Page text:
One of the fastest-growing mini-pockets of sports journalism over the past few years is the oh-so-close story. Sure, the story goes, Team X traded Superstar Y to Team Z, or Team A broke the bank to acquire Premium Free Agent B. But here's all the dirt about what almost happened. Here are the other teams that came oh so close to reeling in the big fish.

As fans, we can't get enough of these tales. It's juicy gossip that can gin up otherwise dull offseasons. And it can sometimes provide a window into what teams are thinking, even when a deal doesn't quite materialize.

But there's a flip side to the oh-so-close phenomenon. Teams are acutely aware that fans often lap up these stories. So if you happen to let slip to a reporter that hey, you were in on that star player right down to the end of the bidding, you can earn the sympathy points and participation trophies that come with the territory. Hey, your favorite team has made one interesting move in the past decade? OK, but at least they tried.

All of this brings us to the Padres. If there's one team with a chance to claim the oh-so-close championship of this Hot Stove season, San Diego is it.

Over the past few days, we've learned that the Padres are interested in meeting with All-Star third baseman/shortstop Manny Machado. They're one of a handful of teams still engaged in the J.T. Realmuto trade merry-go-round. And in the latest bit of winter intrigue, a Padres delegation led by managing partner Peter Seidler and general manager A.J. Preller met with Bryce Harper in Las Vegas.

At first blush, this is spectacularly exciting news. In a sport that sees mega-revenue teams shell out for elite talent while smaller-market clubs often refuse to spend real money for stars, hearing that the Padres might be front-runners for all of these players and not, say, the Yankees or Dodgers counts as a breath of fresh air. It would be particularly welcome news for the Friars, one of the most downtrodden teams in sports, still seeking its first World Series crown as it enters its 51st season of existence.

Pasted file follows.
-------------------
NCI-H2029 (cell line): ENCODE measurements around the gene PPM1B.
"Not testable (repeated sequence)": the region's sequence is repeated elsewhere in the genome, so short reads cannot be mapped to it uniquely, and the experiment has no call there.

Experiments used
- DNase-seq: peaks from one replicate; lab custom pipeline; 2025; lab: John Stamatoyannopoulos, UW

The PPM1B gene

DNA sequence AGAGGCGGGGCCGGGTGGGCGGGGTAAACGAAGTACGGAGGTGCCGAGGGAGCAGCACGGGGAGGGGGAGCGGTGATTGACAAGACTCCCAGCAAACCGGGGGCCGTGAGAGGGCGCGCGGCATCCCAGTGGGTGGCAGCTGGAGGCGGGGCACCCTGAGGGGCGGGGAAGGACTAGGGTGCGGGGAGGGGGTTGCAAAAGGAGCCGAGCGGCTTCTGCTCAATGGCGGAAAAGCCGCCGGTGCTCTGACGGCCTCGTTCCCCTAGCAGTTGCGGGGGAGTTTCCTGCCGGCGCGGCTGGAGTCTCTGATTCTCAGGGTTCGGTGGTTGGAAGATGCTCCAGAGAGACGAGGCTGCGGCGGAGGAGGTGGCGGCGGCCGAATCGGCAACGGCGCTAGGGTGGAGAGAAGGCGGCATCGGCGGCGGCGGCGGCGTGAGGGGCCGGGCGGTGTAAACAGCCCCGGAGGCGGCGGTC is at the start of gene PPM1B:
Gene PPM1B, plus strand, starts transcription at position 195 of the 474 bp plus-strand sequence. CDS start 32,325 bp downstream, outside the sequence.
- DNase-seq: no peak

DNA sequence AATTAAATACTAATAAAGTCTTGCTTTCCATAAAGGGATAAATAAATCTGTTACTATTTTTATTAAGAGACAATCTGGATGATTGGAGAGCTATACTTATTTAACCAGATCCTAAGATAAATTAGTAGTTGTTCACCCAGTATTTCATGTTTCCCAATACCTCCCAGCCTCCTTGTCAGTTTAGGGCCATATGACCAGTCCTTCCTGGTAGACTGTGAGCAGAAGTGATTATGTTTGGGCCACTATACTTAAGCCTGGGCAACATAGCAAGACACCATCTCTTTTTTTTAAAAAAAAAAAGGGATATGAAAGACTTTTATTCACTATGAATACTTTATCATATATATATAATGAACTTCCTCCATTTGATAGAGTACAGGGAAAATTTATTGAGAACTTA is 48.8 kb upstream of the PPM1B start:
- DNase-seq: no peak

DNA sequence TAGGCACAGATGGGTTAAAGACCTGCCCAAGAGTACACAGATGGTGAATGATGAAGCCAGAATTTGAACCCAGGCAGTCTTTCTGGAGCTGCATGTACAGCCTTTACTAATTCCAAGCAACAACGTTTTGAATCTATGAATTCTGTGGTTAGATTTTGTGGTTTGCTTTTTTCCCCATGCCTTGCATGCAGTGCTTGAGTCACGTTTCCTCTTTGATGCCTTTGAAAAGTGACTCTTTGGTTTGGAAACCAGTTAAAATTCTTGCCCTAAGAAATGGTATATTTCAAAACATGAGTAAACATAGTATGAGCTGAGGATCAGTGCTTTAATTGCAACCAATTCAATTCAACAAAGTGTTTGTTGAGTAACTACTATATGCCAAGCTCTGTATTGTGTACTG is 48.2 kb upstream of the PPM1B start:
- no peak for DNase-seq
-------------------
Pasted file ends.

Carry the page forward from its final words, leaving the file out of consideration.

But then you start to wonder. The Padres have been linked with other high-profile players in the past, only to come up (we were told) just short. If you're a Padres fan, should you get excited about this latest round of rumors? Or is this just another case of baseball Kabuki theater?

A year ago, the Padres were said to be one of the runners-up in the Shohei Ohtani sweepstakes -- maybe even the closest runner-up. When Jake Arrieta remained unsigned heading into March, suddenly the Padres joined the chase. A few months later, the Mets reportedly kicked the tires on Noah Syndergaard and Jacob deGrom trade possibilities, and lo and behold, the Padres were cited as a potential suitor. Near the trade deadline, they supposedly pushed hard to land Chris Archer from the Rays. Then this winter we had rumors of Syndergaard and deGrom again, followed by the alleged courting of Machado, Realmuto, and Harper.

The timing of the supposedly hot pursuits of Machado, Realmuto, and Harper in particular look a little fishy. On Jan. 19, the San Diego Union-Tribune published a story that was supposed to show how the Padres had opened their books to the public, a once-in-a-million-years event in the opaque, dishonest world that baseball owners typically live in.